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People like to give advice on colleges.  Family friends, teachers, and relatives may want to give advice to you regarding what colleges they should consider touring, if you should apply and whether or not you will "get in."  If someone had a great college experience, or a strong alumni connection to their university, or if the college experience was not so great, the advice from adult friends and relatives may be tainted by these experiences.  That is not to say they do not have your best interest at heart; however, they may be basing their suggestions on an individual experience that occurred decades ago!  

 

These individuals can play important roles in students' lives and therefore can have a great deal of influence over students' choices. A student can be so overwhelmed with options, he may not stop to consider... Just because it was a great college for Uncle Stan, maybe it is not the best choice for me? Or perhaps the university the math teacher recommended has changed it's student culture a great deal in the since the 1980's?

 

How does a student handle getting many opinions from several people?  Even though it may be overwhelming, it is good to listen.  Listening is also probably the polite thing to do if the folks giving the unsolicited advice are adult friends and relatives.  Listening is never a bad idea; it helps gain understanding.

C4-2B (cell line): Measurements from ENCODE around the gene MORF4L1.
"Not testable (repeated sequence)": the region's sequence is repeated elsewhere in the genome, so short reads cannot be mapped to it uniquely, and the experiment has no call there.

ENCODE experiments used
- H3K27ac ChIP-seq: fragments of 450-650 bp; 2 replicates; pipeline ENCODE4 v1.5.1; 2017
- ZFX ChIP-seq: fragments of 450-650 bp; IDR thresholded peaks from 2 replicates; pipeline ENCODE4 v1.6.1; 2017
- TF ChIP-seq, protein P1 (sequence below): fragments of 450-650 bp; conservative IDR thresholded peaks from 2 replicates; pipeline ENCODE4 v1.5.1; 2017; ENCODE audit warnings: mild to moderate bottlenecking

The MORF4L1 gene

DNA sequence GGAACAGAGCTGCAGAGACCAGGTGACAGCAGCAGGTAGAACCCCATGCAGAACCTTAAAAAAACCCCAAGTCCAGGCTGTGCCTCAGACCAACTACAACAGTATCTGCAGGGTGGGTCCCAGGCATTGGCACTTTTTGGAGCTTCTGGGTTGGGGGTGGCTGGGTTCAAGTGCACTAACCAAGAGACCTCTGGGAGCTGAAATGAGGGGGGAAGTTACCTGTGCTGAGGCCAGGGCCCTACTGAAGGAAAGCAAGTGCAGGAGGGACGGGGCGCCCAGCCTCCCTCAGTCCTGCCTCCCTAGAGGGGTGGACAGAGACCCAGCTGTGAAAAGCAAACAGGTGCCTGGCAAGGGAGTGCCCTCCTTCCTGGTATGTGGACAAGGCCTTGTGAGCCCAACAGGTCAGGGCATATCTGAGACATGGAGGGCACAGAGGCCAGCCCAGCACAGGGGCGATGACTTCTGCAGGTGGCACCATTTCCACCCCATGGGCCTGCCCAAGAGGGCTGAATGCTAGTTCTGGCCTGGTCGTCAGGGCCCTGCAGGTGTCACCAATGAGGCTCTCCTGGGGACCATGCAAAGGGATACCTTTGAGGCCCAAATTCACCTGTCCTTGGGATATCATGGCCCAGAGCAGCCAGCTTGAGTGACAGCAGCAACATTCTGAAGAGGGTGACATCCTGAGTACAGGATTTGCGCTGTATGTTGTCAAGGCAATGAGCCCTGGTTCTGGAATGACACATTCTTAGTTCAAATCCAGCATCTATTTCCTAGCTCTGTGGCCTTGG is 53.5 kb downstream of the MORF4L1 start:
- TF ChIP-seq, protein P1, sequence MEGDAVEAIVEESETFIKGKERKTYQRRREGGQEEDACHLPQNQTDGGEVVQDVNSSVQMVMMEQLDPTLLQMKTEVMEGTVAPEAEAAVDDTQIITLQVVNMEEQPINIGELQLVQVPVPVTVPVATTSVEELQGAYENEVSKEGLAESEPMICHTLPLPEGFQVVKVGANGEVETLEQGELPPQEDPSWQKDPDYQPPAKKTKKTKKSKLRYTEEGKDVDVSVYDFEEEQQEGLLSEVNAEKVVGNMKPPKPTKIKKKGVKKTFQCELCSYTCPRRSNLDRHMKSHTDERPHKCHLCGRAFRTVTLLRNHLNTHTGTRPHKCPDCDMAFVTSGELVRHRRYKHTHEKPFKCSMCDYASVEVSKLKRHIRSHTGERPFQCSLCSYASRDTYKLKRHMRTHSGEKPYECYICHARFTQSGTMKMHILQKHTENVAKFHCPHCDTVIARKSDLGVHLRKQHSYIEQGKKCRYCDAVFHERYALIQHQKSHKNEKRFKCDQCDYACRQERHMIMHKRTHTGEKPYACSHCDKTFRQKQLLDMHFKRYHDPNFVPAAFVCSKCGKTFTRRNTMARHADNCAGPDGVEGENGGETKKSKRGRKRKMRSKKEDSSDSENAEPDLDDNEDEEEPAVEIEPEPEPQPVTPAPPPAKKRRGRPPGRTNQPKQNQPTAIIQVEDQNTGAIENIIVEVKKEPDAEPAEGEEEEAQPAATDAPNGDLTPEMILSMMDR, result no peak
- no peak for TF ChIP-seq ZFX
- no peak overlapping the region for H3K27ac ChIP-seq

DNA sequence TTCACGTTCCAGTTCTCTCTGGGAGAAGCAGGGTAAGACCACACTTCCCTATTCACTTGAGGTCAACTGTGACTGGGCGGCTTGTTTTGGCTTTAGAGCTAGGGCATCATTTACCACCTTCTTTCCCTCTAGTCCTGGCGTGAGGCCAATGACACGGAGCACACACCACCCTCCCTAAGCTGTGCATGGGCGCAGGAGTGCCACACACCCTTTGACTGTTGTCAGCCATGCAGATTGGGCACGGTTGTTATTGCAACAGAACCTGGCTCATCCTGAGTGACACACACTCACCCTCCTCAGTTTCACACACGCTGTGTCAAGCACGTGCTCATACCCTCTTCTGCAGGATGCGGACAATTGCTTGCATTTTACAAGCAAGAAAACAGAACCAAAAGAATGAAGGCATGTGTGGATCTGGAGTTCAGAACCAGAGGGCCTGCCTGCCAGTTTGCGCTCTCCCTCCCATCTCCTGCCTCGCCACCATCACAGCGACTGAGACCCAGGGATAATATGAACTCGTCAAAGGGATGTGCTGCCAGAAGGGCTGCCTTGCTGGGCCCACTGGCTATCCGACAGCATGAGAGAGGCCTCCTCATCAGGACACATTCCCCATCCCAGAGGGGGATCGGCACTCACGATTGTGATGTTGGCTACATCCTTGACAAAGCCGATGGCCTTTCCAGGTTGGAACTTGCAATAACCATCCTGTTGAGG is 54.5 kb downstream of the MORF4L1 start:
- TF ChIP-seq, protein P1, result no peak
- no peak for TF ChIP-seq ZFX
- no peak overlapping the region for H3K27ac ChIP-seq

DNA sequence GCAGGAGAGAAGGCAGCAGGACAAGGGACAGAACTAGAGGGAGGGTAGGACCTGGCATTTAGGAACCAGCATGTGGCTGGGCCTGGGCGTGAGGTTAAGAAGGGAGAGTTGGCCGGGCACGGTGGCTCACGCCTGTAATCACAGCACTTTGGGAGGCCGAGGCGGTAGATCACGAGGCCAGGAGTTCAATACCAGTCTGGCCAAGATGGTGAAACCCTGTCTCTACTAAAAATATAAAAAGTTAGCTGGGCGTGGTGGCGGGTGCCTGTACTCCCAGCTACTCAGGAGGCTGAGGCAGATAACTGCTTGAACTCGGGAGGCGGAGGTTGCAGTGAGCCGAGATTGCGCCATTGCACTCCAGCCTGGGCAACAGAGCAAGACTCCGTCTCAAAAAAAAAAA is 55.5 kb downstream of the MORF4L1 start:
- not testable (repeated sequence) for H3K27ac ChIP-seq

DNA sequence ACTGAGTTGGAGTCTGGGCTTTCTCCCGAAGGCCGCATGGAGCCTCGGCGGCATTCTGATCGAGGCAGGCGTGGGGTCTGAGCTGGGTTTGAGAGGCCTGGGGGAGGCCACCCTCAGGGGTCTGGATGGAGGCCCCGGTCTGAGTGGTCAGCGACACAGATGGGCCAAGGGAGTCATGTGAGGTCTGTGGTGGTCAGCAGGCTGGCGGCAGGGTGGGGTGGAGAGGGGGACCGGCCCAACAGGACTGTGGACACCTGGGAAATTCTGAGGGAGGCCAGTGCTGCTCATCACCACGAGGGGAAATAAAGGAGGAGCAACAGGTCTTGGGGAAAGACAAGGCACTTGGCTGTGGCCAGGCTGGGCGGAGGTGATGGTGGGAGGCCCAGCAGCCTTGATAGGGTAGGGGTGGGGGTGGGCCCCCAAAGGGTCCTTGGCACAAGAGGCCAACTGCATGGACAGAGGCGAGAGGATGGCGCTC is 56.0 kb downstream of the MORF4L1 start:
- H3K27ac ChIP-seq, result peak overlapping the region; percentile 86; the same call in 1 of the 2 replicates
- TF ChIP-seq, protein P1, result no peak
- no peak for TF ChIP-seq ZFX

Second, consider and filter the information.  Take notes or write down the names of any recommended colleges, as they may be great schools worth looking into.  When listening to the advice, try to ask, "Why do you think these would be good colleges for me?"  See what kinds of responses you get and do some research afterward. You might find a gem! 

 

Third, it is okay to gather information from a variety of source, and sometimes those sources surprise us.  The college search process will be all about seeking and finding until you get that list of those "Good Fit" schools you can see yourself at.  Who know, you might find a tiny, private college you never heard of that is world-renown for it's engineering graduates!

 

Finally, choose a small group of trusted people and limit your REAL college search discussion to these people.  These are the people you share and discuss with over the course of a year of two of searching, touring, applying and selecting.  Too many opinions of too many people can be too much.  Your select people should include the people that know you best and know the college admissions process: parents, maybe siblings, other trusted adults in your life, a guidance counselor and of course, your college counselor. 

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